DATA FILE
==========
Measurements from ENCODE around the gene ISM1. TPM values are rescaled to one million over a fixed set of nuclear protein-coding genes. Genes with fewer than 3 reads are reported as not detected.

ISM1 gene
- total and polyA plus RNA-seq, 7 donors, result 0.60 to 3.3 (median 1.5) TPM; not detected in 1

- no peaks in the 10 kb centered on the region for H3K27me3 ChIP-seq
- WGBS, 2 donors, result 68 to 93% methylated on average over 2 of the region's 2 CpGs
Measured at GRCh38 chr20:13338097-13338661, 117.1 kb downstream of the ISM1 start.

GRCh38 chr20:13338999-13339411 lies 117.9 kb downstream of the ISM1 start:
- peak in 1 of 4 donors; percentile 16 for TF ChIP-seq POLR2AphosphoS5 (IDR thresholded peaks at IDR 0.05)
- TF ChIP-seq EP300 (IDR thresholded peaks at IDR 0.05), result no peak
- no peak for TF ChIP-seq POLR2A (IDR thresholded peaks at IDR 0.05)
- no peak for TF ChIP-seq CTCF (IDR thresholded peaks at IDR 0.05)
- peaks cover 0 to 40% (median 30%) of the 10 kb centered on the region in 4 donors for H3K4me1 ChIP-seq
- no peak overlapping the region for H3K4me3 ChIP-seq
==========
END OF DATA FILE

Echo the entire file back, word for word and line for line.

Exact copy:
Measurements from ENCODE around the gene ISM1. TPM values are rescaled to one million over a fixed set of nuclear protein-coding genes. Genes with fewer than 3 reads are reported as not detected.

ISM1 gene
- total and polyA plus RNA-seq, 7 donors, result 0.60 to 3.3 (median 1.5) TPM; not detected in 1

- no peaks in the 10 kb centered on the region for H3K27me3 ChIP-seq
- WGBS, 2 donors, result 68 to 93% methylated on average over 2 of the region's 2 CpGs
Measured at GRCh38 chr20:13338097-13338661, 117.1 kb downstream of the ISM1 start.

GRCh38 chr20:13338999-13339411 lies 117.9 kb downstream of the ISM1 start:
- peak in 1 of 4 donors; percentile 16 for TF ChIP-seq POLR2AphosphoS5 (IDR thresholded peaks at IDR 0.05)
- TF ChIP-seq EP300 (IDR thresholded peaks at IDR 0.05), result no peak
- no peak for TF ChIP-seq POLR2A (IDR thresholded peaks at IDR 0.05)
- no peak for TF ChIP-seq CTCF (IDR thresholded peaks at IDR 0.05)
- peaks cover 0 to 40% (median 30%) of the 10 kb centered on the region in 4 donors for H3K4me1 ChIP-seq
- no peak overlapping the region for H3K4me3 ChIP-seq